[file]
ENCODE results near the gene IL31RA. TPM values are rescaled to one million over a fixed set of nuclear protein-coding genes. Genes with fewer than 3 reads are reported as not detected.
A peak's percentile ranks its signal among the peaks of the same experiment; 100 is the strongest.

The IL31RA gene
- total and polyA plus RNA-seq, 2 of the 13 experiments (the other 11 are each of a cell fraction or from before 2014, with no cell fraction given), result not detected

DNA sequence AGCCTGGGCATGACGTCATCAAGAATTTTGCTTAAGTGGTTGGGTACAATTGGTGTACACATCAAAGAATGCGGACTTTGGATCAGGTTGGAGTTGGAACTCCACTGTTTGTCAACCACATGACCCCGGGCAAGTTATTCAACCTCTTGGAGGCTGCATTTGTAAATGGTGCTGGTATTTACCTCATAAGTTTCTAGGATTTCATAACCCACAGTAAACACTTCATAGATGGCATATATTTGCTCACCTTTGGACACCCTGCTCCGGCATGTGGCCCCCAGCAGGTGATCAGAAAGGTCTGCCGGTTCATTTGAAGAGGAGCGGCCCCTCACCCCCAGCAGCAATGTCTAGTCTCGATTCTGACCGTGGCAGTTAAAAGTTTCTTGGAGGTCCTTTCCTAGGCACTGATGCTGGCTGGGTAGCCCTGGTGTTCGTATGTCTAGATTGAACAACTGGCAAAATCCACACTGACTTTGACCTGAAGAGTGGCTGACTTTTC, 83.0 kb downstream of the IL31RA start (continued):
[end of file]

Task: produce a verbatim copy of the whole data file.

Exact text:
ENCODE results near the gene IL31RA. TPM values are rescaled to one million over a fixed set of nuclear protein-coding genes. Genes with fewer than 3 reads are reported as not detected.
A peak's percentile ranks its signal among the peaks of the same experiment; 100 is the strongest.

The IL31RA gene
- total and polyA plus RNA-seq, 2 of the 13 experiments (the other 11 are each of a cell fraction or from before 2014, with no cell fraction given), result not detected

DNA sequence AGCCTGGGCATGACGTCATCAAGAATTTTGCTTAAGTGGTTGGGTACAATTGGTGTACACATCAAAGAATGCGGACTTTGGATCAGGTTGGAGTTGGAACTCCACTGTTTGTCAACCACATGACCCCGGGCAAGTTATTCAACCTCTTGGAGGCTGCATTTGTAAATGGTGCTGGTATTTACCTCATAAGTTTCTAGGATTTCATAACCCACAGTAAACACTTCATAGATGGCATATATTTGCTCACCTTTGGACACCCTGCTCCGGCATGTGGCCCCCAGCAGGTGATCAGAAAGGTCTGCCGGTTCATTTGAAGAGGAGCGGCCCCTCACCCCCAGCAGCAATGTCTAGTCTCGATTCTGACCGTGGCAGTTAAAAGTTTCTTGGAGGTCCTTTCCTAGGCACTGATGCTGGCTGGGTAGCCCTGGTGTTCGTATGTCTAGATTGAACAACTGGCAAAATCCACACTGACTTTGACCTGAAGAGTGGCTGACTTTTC, 83.0 kb downstream of the IL31RA start (continued):